But what are the odds of the plaintiffs winning their claims against Disney? Is the law on their side? Well, let’s see:
For starters, this entire case benefits greatly from the fact that there is actually a written agreement between the parties, which controls their relationship. That takes a lot of sweaty guesswork out of the picture. In particular, the breach of contract claim that exists in this case makes the existence of a written agreement here an even bigger deal for the simple reason that a breach of contract action by one party essentially accuses the other party of not fulfilling its promises under the agreement. Of course, because each situation is controlled by the details of the deal, it is obvious that how clearly the terms of the agreement are written and how much they adequately cover all the bases are always the key worries. Naturally, just like any other plaintiffs in a breach of contract case, the producers of the Home Improvement series must first show that they have performed all of their own obligations under the contract itself. At first blush, it looks like meeting this requirement should be a breeze for them, considering, well, that they produced the show successfully for all eight seasons.
The key piece of the breach of contract fight here is the producers’ claim that Disney failed to consult with them regarding their plans for the exploitation and distribution of the show. Well, since they are entitled to a share of profits from the show, it sure makes sense that they may bargain for this kind of provision in the contract, as they claim. (By the way, the producers claim in their lawsuit that the agreement entitled them to a whopping 75 percent of the net profits from the show, aside from their fees for writing and producing each episode of the show during its eight seasons.) Needless to say, if the producers of the show were not consulted at all by Disney before the distribution deals were made, then it’s an easy case of breach of their agreement. In such a case, the producers would indeed be entitled to the exact ‘injunction’ or order they have requested from the court. The point of the injunction in this case would be to command Disney not to proceed with any further distribution deals and arrangements without first consulting the producers, as provided for in the agreement.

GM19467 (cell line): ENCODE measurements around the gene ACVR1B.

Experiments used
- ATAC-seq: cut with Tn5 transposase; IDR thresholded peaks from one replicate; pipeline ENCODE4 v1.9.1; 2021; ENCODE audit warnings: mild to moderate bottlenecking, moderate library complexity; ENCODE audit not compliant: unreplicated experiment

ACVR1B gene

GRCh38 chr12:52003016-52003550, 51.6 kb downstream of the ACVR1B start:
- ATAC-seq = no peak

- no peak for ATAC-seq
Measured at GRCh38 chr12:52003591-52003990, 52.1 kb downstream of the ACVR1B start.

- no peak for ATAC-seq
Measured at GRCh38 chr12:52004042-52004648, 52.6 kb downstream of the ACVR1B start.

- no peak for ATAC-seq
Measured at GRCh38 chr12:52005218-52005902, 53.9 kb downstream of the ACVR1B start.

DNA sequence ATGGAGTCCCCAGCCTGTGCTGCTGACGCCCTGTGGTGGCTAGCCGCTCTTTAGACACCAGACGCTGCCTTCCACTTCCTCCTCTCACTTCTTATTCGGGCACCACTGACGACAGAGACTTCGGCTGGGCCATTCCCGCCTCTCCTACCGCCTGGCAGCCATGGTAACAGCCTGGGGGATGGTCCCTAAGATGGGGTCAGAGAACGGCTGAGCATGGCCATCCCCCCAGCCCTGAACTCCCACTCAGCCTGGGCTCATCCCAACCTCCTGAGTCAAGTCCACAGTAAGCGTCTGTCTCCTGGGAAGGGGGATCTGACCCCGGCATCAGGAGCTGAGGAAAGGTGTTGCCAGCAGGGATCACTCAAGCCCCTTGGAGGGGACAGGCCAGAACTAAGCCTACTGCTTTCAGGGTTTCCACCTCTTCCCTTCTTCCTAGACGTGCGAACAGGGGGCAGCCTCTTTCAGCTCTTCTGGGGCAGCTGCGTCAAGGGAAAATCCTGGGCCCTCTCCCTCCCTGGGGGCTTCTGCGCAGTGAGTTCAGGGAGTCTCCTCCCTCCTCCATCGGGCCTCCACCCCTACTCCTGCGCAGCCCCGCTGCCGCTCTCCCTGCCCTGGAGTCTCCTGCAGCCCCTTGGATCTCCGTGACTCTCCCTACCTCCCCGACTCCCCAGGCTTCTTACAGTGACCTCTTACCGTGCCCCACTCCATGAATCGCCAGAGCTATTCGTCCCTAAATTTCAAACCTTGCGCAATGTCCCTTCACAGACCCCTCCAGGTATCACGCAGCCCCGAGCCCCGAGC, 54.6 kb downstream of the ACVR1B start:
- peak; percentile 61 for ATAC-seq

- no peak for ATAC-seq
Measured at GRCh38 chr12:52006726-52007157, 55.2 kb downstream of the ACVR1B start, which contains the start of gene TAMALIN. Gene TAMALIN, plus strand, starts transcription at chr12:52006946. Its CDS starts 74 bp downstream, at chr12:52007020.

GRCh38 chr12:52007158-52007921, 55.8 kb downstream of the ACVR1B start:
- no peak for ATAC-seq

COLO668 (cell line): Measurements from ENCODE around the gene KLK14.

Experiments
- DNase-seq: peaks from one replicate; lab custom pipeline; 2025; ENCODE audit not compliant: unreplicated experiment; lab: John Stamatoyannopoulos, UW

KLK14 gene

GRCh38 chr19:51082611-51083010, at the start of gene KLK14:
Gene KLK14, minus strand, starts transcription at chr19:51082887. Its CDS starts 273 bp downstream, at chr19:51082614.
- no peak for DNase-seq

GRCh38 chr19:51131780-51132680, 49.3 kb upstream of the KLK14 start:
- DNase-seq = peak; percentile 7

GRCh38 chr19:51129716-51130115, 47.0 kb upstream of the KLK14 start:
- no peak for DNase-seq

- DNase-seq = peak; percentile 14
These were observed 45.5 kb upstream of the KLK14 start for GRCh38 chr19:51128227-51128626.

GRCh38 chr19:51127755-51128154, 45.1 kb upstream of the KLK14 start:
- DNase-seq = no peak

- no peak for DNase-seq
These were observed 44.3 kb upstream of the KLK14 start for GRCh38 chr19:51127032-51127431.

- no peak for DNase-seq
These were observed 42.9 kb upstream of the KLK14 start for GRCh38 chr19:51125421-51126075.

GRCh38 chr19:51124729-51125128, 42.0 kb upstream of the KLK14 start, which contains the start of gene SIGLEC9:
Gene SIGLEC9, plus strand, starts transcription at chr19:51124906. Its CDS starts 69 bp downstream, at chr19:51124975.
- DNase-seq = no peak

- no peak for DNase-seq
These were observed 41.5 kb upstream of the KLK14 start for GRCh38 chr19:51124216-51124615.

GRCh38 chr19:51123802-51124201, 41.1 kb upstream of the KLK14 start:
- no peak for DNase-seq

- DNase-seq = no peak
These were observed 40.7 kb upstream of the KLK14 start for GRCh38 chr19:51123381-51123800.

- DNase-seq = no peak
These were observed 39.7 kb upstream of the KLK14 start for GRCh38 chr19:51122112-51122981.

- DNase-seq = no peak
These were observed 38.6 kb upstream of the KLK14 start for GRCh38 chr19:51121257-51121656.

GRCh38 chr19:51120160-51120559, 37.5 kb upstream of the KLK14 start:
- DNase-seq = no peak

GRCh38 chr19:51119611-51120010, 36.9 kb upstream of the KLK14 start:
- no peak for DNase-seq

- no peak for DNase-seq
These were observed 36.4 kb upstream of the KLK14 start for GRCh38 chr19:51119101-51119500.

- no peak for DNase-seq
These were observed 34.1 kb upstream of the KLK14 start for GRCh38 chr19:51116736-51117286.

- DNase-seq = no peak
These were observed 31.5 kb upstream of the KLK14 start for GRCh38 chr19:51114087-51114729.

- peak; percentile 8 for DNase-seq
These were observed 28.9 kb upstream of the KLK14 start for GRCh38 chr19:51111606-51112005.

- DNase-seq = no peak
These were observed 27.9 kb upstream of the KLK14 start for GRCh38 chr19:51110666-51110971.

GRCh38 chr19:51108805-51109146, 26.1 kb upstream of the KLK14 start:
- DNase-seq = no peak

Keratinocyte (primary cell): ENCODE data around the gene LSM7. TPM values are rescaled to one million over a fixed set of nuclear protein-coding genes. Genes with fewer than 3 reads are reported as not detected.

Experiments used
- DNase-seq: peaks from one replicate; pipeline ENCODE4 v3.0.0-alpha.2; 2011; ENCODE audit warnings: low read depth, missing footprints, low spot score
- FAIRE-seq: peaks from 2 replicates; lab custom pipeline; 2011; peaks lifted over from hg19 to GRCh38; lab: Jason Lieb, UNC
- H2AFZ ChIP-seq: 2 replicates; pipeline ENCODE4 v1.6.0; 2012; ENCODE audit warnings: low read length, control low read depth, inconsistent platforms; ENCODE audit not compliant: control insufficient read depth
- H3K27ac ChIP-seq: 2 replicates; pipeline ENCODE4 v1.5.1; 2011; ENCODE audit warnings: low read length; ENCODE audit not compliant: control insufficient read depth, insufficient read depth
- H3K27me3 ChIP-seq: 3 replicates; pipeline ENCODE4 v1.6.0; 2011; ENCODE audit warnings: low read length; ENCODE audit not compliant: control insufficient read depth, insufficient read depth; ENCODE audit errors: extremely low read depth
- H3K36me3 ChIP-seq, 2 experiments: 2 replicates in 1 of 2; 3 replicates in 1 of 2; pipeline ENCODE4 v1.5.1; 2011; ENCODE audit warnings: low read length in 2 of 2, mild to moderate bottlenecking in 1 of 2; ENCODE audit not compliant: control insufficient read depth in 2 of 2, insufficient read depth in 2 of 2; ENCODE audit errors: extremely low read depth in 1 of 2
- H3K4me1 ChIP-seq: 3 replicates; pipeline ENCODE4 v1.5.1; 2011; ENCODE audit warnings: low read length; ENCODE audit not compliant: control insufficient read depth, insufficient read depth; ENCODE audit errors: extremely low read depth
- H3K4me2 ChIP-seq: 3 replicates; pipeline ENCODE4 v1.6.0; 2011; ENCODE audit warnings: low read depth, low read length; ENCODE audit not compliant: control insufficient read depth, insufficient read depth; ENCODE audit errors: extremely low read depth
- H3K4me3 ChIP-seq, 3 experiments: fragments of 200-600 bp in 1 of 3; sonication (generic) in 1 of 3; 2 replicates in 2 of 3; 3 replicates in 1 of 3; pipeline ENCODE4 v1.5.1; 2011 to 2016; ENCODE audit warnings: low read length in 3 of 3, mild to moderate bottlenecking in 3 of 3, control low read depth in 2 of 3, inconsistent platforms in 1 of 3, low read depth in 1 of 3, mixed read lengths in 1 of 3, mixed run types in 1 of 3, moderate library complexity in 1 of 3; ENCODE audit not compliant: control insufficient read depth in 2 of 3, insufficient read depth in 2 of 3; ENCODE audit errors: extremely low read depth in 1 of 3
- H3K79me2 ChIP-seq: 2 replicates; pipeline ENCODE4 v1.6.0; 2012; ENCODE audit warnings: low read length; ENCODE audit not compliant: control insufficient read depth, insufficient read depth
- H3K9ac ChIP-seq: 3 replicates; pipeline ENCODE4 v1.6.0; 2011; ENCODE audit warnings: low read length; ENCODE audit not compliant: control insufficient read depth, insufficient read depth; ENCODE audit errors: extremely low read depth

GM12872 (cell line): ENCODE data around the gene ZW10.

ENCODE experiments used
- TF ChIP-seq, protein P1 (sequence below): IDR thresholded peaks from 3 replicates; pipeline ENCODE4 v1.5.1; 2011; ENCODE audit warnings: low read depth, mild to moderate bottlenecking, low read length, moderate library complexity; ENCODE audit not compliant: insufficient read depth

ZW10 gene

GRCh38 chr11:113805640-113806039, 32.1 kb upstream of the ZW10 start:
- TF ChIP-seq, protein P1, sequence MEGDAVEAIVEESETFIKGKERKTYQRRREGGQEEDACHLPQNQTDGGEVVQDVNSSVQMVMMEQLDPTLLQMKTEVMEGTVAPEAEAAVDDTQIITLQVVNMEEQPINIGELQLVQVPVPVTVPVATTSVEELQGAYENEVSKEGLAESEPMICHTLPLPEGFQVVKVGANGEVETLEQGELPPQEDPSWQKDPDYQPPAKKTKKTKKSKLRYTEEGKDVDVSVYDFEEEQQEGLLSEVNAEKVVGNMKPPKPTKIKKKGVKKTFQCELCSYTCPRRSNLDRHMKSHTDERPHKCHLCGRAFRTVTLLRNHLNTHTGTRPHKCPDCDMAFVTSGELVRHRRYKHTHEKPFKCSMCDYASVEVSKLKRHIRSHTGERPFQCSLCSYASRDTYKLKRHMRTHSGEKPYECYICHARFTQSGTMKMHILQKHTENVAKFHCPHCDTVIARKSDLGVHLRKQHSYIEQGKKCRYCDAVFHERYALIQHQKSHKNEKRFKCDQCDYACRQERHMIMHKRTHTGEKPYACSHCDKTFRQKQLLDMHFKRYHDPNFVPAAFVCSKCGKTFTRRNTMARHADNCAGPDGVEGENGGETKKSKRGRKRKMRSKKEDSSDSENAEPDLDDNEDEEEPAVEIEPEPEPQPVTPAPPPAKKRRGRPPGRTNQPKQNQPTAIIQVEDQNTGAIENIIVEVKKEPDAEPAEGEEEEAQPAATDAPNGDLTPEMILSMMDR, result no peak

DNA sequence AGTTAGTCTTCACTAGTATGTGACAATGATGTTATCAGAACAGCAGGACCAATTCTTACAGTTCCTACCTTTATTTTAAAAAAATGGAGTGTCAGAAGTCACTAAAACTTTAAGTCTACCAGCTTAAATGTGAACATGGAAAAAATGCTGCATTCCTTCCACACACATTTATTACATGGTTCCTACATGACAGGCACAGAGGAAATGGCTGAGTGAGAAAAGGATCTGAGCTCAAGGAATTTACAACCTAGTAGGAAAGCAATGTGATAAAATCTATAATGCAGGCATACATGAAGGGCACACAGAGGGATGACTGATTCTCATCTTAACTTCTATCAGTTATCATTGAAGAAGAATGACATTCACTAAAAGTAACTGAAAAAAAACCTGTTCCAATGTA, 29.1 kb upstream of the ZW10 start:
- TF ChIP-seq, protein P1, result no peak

But if they were consulted in any way at all, then it becomes a different ball game altogether. In this situation the quality of the consultation becomes the issue. For starters, by the producers’ own admission, just because they are consulted doesn’t give them the final say on exactly how Disney implements whatever distribution strategy it chooses to adopt or even what particular strategy Disney will choose to adopt. This also means that the right to consultation doesn’t give the producers the final say on exactly who Disney chooses to license the syndication rights to and, for that matter, how much.